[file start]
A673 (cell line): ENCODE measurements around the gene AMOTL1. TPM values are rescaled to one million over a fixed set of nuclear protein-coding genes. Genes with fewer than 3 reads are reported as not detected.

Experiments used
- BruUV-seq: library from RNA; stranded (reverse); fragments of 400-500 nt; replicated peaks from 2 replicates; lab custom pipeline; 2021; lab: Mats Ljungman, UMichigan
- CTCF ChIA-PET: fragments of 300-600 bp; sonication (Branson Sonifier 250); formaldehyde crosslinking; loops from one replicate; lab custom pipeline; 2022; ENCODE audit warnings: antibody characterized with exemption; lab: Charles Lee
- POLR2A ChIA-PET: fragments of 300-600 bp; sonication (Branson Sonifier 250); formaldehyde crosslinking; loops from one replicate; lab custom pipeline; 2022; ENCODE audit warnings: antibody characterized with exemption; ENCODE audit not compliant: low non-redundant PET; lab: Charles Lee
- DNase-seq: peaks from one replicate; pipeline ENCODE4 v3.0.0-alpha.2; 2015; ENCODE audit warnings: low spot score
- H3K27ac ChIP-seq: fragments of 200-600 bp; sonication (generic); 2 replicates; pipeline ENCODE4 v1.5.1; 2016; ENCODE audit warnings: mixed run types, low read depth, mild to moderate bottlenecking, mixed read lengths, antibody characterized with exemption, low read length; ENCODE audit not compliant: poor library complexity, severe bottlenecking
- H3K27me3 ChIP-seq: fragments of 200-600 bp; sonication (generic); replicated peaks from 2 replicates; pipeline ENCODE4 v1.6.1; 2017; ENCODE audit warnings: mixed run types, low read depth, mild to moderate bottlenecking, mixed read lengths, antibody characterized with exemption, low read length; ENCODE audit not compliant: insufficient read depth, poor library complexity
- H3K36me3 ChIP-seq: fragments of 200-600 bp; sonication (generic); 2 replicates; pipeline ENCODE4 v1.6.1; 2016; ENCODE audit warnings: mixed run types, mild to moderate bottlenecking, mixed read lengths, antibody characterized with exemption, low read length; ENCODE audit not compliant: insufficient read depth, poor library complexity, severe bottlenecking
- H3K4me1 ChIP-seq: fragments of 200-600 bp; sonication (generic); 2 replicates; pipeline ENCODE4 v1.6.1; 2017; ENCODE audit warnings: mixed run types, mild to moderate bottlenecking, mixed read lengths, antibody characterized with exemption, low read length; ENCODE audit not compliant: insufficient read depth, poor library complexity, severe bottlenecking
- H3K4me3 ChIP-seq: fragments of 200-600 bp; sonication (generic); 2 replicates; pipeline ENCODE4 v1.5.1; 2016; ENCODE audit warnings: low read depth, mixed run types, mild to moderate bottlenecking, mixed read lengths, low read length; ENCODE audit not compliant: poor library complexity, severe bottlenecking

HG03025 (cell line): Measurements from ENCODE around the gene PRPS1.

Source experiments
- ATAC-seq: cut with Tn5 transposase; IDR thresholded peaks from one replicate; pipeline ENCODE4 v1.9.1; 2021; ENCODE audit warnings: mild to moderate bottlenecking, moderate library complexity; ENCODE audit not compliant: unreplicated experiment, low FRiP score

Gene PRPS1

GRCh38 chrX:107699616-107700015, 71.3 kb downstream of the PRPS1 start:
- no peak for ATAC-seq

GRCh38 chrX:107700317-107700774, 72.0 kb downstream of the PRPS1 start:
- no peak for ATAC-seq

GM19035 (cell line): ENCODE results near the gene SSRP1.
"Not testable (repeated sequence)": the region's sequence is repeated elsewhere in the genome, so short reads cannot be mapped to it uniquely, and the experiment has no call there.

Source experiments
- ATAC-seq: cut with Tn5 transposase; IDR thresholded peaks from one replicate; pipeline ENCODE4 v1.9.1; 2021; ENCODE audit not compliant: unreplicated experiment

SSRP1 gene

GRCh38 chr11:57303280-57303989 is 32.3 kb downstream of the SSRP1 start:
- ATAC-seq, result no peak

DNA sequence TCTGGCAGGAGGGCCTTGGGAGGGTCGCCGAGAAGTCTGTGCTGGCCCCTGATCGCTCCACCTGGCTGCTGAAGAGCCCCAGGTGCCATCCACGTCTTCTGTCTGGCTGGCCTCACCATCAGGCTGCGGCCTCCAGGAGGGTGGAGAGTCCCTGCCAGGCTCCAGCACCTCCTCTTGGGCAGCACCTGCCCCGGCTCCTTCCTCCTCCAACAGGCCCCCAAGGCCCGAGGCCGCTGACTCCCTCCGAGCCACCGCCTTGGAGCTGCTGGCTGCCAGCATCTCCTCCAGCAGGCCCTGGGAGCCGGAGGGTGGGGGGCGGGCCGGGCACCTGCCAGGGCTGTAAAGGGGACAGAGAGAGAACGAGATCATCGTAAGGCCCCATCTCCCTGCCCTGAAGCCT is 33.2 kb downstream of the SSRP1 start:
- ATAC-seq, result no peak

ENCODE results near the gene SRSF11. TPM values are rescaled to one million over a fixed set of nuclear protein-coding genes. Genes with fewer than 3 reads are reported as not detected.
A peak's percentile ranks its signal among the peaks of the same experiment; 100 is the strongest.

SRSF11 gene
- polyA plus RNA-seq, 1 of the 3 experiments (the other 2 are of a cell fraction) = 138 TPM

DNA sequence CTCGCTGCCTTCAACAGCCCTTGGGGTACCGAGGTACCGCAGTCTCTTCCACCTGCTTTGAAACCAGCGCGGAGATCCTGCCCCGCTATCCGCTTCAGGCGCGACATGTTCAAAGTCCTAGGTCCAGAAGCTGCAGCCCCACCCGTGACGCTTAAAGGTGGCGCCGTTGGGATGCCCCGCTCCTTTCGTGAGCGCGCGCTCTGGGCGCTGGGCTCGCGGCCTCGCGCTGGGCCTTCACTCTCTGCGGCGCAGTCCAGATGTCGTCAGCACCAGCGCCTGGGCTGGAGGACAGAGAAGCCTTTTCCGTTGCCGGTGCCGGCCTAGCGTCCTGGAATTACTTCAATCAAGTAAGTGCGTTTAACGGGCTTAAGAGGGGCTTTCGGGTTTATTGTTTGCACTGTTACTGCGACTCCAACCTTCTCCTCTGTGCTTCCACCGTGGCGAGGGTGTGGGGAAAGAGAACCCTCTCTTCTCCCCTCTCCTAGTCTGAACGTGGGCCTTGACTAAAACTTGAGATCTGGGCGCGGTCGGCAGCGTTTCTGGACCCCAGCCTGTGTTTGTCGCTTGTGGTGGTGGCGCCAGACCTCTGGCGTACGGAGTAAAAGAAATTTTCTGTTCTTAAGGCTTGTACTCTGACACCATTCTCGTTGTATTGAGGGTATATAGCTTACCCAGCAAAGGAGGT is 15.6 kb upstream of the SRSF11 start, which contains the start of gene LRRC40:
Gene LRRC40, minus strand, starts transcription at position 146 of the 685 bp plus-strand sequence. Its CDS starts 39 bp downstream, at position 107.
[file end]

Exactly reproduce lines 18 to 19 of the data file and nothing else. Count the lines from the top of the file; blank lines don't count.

GRCh38 chrX:107700317-107700774, 72.0 kb downstream of the PRPS1 start:
- no peak for ATAC-seq